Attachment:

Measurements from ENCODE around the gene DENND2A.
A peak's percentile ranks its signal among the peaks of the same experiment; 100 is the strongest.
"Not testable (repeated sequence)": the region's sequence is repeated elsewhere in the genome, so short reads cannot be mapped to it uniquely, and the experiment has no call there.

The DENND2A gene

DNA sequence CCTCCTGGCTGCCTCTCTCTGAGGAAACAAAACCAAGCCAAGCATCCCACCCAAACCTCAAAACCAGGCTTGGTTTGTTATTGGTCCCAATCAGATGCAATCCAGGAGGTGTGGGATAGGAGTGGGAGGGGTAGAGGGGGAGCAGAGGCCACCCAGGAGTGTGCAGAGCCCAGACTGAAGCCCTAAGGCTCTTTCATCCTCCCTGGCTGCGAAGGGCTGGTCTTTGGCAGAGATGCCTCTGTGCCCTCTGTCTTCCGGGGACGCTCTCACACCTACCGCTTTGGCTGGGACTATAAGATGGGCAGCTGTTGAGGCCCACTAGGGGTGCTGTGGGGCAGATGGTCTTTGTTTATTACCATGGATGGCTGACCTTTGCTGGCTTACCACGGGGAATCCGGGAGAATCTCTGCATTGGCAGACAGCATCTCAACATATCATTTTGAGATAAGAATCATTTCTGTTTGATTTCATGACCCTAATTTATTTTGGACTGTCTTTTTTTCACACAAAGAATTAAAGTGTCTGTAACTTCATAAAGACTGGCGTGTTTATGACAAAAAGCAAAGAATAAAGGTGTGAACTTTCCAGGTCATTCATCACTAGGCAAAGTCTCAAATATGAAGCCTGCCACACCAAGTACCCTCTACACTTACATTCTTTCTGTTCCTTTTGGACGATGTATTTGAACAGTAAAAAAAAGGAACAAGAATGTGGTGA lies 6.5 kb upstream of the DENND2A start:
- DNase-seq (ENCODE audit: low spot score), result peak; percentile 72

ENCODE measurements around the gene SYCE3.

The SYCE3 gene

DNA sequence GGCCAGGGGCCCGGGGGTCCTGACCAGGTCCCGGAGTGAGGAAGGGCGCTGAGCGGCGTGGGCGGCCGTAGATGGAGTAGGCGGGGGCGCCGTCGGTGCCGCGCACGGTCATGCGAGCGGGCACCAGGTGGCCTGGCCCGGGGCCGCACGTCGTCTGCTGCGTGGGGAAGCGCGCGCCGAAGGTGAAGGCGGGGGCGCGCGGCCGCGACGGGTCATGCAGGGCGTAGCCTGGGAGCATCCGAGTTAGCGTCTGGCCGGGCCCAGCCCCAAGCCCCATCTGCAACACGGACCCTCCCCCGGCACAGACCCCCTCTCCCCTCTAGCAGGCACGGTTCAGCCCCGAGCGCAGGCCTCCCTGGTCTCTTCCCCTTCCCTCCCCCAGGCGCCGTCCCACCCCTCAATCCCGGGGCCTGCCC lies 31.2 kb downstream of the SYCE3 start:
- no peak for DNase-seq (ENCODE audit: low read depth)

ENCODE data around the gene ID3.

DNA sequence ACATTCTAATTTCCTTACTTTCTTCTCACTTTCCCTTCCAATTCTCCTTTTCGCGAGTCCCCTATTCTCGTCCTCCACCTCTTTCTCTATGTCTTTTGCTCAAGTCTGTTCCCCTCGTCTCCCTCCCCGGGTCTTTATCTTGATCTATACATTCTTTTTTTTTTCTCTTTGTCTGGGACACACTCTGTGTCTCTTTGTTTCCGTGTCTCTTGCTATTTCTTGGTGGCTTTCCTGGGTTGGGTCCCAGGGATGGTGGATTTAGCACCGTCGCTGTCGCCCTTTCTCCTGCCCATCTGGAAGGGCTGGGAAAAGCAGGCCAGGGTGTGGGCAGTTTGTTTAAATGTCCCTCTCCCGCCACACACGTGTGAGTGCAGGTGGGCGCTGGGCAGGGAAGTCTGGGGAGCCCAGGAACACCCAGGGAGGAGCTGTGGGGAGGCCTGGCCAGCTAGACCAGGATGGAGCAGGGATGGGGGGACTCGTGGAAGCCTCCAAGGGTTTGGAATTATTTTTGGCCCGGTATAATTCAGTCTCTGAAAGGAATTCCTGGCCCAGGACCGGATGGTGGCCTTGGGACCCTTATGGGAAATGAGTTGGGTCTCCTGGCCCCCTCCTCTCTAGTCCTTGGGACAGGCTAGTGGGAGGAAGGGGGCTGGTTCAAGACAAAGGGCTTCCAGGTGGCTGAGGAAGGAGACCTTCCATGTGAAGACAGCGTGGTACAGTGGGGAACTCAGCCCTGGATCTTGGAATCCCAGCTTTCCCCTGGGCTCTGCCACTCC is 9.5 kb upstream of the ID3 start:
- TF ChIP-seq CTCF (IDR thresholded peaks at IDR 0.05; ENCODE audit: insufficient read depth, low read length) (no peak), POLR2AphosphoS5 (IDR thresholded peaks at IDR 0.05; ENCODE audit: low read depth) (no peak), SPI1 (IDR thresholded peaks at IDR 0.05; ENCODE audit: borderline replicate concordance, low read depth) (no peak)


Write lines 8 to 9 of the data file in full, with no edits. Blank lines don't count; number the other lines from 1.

The SYCE3 gene

DNA sequence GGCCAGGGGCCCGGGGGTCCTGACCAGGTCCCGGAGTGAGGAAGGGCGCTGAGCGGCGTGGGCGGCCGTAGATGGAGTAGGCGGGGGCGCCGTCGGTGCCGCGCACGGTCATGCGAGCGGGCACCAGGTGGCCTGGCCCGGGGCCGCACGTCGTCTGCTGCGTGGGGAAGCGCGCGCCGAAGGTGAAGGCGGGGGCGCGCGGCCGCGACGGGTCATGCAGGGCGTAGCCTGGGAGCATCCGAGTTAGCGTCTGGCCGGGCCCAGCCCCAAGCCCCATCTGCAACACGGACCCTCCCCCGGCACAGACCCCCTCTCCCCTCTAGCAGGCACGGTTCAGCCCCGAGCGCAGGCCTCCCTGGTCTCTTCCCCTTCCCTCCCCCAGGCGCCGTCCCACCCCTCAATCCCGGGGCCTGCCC lies 31.2 kb downstream of the SYCE3 start: